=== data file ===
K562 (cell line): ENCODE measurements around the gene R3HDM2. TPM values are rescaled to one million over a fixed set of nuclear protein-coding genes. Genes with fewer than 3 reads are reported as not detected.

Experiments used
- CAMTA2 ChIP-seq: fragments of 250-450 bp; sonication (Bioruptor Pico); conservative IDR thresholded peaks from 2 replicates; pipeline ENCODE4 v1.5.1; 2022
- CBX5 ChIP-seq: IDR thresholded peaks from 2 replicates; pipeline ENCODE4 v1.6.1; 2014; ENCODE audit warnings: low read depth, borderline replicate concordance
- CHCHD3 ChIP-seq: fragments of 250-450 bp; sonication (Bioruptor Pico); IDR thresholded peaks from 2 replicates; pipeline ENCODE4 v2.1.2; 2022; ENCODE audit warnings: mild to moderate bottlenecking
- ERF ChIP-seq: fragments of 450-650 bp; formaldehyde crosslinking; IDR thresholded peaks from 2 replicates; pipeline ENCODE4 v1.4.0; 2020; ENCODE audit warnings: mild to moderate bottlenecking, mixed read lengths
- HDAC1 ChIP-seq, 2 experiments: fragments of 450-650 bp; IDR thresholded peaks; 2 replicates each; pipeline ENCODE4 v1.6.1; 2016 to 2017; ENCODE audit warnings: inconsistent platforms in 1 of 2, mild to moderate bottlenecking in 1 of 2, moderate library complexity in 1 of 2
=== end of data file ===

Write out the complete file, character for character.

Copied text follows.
K562 (cell line): ENCODE measurements around the gene R3HDM2. TPM values are rescaled to one million over a fixed set of nuclear protein-coding genes. Genes with fewer than 3 reads are reported as not detected.

Experiments used
- CAMTA2 ChIP-seq: fragments of 250-450 bp; sonication (Bioruptor Pico); conservative IDR thresholded peaks from 2 replicates; pipeline ENCODE4 v1.5.1; 2022
- CBX5 ChIP-seq: IDR thresholded peaks from 2 replicates; pipeline ENCODE4 v1.6.1; 2014; ENCODE audit warnings: low read depth, borderline replicate concordance
- CHCHD3 ChIP-seq: fragments of 250-450 bp; sonication (Bioruptor Pico); IDR thresholded peaks from 2 replicates; pipeline ENCODE4 v2.1.2; 2022; ENCODE audit warnings: mild to moderate bottlenecking
- ERF ChIP-seq: fragments of 450-650 bp; formaldehyde crosslinking; IDR thresholded peaks from 2 replicates; pipeline ENCODE4 v1.4.0; 2020; ENCODE audit warnings: mild to moderate bottlenecking, mixed read lengths
- HDAC1 ChIP-seq, 2 experiments: fragments of 450-650 bp; IDR thresholded peaks; 2 replicates each; pipeline ENCODE4 v1.6.1; 2016 to 2017; ENCODE audit warnings: inconsistent platforms in 1 of 2, mild to moderate bottlenecking in 1 of 2, moderate library complexity in 1 of 2